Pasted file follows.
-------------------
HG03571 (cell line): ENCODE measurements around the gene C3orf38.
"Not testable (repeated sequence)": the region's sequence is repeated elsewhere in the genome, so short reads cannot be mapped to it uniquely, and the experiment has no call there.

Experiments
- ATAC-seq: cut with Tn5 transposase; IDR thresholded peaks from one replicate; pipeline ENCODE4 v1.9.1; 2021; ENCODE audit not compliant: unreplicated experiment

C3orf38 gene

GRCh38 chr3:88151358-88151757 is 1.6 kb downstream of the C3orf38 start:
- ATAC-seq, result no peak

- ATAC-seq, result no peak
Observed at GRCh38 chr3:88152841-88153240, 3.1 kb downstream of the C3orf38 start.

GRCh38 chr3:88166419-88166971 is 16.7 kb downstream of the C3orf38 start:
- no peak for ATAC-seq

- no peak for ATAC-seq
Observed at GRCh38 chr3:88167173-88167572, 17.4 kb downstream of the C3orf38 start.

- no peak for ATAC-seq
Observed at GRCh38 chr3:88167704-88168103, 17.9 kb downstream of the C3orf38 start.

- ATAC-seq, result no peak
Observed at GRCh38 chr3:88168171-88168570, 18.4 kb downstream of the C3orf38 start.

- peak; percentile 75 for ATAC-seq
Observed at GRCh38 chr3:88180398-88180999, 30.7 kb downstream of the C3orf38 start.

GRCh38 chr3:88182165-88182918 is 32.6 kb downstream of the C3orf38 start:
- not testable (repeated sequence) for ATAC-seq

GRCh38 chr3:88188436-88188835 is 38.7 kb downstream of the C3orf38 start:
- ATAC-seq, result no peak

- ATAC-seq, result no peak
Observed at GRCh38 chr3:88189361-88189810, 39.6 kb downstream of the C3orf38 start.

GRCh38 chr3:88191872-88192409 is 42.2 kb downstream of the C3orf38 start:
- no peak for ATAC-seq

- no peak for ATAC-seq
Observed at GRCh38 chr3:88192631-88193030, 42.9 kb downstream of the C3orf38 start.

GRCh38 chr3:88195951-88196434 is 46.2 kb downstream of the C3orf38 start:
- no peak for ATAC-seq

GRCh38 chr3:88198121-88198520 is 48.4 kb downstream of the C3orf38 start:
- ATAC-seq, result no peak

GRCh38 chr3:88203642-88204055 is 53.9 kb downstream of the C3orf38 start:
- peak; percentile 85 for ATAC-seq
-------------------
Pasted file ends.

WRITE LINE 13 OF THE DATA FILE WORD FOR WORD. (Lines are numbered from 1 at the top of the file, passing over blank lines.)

Observed at GRCh38 chr3:88167173-88167572, 17.4 kb downstream of the C3orf38 start.